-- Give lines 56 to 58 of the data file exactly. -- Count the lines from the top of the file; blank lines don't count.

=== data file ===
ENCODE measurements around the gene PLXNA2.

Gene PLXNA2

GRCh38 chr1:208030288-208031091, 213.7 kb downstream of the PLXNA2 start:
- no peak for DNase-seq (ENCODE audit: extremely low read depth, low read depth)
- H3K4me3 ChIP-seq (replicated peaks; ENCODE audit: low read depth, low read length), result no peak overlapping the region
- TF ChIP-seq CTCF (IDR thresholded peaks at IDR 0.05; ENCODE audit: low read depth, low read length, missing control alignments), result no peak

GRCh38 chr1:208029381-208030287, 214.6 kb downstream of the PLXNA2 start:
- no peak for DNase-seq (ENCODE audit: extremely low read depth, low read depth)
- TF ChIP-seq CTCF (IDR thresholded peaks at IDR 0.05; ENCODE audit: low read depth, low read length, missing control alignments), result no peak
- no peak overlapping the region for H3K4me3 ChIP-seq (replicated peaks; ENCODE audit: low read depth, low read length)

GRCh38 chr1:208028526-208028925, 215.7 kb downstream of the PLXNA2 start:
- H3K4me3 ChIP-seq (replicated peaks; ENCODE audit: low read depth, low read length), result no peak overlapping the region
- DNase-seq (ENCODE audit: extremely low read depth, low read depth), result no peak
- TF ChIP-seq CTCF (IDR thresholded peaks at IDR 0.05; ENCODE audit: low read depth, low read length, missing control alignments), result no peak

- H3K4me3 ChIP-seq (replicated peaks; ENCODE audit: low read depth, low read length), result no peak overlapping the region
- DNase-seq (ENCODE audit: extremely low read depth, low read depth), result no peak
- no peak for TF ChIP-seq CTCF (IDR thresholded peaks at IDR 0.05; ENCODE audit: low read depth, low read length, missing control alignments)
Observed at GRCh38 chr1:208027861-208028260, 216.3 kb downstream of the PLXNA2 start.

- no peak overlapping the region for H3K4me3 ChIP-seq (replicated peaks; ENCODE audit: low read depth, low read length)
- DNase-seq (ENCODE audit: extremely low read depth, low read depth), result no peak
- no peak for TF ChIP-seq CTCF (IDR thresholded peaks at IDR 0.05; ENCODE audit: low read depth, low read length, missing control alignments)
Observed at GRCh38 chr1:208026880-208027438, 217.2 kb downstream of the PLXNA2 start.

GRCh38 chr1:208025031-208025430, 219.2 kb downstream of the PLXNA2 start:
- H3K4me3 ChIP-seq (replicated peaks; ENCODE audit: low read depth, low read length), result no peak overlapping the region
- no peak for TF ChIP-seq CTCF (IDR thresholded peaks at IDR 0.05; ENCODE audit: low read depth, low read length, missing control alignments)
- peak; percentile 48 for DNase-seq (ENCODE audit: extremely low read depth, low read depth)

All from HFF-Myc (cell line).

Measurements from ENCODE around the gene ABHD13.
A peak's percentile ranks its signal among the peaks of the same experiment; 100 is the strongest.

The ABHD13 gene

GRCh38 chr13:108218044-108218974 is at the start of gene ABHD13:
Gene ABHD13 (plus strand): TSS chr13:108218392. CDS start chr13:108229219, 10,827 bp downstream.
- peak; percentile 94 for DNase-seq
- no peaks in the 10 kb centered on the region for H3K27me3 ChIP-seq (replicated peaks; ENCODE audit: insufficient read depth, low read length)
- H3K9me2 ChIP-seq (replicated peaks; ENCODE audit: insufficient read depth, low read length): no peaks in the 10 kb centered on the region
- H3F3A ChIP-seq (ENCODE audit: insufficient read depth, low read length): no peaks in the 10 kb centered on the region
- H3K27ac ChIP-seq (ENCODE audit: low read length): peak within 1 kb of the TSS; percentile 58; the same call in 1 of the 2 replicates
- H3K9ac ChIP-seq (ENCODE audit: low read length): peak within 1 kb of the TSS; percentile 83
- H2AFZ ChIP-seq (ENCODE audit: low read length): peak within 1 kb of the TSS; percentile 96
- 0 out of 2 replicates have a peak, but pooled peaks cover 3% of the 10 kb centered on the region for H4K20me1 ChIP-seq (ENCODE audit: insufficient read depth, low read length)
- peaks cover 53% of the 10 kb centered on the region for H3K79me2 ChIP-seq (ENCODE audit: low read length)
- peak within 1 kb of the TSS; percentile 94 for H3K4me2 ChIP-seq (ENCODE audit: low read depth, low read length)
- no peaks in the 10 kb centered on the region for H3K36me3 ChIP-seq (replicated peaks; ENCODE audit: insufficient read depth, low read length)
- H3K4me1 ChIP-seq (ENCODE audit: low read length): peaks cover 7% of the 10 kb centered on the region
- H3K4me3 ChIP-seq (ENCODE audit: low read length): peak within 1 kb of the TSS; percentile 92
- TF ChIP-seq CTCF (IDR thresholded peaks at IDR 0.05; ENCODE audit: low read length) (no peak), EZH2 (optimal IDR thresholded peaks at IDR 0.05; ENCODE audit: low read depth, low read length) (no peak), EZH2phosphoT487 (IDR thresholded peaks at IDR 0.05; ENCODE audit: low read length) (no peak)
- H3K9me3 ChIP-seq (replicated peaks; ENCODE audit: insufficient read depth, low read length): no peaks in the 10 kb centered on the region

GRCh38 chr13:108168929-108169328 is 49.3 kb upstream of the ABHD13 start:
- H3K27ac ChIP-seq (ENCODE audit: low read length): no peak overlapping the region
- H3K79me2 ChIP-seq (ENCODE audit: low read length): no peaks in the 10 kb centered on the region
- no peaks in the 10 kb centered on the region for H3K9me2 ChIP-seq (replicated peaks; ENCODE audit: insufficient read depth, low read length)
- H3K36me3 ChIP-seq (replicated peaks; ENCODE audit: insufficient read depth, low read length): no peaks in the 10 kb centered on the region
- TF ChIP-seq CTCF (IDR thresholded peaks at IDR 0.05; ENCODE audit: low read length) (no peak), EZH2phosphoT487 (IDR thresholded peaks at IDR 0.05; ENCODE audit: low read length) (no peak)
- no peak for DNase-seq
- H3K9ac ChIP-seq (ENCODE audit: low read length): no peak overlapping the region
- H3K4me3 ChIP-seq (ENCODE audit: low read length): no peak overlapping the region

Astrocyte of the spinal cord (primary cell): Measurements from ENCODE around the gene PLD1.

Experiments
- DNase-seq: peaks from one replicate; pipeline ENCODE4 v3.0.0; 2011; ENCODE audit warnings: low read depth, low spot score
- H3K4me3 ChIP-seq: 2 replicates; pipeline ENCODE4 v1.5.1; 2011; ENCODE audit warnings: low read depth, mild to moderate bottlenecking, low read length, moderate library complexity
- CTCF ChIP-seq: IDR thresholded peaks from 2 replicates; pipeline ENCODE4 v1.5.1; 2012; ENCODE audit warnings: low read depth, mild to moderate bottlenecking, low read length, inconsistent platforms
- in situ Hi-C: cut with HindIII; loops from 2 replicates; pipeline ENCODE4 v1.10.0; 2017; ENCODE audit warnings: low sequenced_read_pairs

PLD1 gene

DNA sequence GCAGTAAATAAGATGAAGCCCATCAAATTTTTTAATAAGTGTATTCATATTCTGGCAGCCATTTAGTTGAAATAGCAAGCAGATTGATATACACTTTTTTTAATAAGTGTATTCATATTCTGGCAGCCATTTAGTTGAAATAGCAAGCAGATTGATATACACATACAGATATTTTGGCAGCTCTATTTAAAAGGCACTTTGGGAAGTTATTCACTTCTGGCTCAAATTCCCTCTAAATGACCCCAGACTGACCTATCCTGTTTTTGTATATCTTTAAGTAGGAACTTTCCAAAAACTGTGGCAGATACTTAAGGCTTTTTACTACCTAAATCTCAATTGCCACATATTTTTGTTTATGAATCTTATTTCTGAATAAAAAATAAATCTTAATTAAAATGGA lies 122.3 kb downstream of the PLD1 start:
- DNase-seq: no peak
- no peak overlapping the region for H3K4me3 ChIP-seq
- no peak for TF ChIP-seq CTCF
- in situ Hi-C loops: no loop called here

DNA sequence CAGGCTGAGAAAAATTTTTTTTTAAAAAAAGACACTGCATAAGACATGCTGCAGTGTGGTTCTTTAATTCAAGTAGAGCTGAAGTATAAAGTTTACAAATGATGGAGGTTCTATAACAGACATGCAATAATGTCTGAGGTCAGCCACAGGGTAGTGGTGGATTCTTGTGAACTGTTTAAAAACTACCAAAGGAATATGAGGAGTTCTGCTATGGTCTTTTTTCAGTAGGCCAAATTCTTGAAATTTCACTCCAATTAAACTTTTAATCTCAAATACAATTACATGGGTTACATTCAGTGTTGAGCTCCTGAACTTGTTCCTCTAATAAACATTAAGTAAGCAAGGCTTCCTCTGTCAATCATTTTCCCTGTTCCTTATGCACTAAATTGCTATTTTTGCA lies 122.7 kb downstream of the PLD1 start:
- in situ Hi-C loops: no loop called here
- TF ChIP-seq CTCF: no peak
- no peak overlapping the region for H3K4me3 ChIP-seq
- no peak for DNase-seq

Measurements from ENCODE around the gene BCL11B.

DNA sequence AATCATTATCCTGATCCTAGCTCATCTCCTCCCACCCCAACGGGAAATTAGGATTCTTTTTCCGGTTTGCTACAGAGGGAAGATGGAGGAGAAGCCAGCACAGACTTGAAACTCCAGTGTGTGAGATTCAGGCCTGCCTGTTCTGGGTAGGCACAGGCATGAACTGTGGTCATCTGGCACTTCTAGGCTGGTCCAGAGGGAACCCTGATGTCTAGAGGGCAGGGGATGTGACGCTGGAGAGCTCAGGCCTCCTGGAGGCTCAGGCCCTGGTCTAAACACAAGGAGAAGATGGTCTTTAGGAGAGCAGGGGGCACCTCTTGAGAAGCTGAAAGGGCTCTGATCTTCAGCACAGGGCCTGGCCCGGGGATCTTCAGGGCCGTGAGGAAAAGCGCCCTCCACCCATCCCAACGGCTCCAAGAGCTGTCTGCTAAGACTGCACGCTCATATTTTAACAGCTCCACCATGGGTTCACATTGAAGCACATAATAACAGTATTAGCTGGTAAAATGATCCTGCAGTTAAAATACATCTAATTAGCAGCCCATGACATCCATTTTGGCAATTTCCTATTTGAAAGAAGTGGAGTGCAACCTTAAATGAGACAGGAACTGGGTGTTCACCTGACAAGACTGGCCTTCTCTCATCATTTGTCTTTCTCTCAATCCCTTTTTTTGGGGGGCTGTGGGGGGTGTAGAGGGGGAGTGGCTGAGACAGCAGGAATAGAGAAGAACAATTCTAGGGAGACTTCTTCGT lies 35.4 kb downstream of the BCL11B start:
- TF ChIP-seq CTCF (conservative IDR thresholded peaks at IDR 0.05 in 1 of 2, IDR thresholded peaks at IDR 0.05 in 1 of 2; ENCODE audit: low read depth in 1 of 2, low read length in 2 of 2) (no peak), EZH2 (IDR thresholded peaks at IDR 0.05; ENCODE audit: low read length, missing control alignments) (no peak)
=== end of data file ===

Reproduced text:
- H3K4me3 ChIP-seq (ENCODE audit: low read length): no peak overlapping the region

Astrocyte of the spinal cord (primary cell): Measurements from ENCODE around the gene PLD1.

Experiments